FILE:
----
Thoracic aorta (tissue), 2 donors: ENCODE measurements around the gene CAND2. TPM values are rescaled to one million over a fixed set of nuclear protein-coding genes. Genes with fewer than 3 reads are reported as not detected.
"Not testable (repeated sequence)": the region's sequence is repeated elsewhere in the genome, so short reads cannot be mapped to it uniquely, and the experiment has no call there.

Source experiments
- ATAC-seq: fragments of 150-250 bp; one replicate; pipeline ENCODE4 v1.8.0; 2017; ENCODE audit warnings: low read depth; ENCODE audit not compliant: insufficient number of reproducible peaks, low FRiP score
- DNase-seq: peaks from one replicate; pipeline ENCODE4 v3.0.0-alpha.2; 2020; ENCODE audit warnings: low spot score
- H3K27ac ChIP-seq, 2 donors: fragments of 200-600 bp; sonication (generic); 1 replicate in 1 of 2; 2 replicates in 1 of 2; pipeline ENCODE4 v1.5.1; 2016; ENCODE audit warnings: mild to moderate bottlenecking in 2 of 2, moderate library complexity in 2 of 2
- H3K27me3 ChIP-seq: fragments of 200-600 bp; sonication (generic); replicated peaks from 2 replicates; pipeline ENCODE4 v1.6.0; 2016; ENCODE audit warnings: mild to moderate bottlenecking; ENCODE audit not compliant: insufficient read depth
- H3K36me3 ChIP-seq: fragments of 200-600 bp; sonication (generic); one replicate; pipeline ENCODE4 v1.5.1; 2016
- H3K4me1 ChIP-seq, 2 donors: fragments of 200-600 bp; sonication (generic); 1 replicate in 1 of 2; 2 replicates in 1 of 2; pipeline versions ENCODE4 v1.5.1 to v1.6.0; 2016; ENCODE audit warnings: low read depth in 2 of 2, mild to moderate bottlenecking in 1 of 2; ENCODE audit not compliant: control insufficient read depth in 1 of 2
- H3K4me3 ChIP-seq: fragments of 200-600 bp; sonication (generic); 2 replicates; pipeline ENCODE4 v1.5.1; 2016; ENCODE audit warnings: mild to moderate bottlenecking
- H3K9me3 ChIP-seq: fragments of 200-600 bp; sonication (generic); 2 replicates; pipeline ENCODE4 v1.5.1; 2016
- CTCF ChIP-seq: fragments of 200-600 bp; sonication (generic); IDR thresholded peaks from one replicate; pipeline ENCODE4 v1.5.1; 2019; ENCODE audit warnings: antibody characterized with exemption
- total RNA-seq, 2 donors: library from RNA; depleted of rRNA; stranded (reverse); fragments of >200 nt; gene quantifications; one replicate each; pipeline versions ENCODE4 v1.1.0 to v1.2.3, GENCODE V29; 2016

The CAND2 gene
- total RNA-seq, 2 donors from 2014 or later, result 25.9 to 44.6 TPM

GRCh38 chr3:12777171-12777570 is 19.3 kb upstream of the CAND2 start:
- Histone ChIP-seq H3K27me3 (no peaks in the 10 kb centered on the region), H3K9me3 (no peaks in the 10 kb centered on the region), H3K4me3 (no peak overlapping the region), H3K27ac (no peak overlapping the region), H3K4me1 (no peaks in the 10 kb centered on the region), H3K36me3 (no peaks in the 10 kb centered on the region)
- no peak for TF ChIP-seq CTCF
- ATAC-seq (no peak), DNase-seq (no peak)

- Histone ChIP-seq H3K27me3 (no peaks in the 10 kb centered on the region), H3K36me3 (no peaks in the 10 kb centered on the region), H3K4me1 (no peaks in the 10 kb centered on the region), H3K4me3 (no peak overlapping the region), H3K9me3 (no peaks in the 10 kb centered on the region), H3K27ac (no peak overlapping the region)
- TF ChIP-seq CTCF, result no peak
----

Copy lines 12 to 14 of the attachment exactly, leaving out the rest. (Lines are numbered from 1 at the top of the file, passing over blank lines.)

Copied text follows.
- CTCF ChIP-seq: fragments of 200-600 bp; sonication (generic); IDR thresholded peaks from one replicate; pipeline ENCODE4 v1.5.1; 2019; ENCODE audit warnings: antibody characterized with exemption
- total RNA-seq, 2 donors: library from RNA; depleted of rRNA; stranded (reverse); fragments of >200 nt; gene quantifications; one replicate each; pipeline versions ENCODE4 v1.1.0 to v1.2.3, GENCODE V29; 2016

The CAND2 gene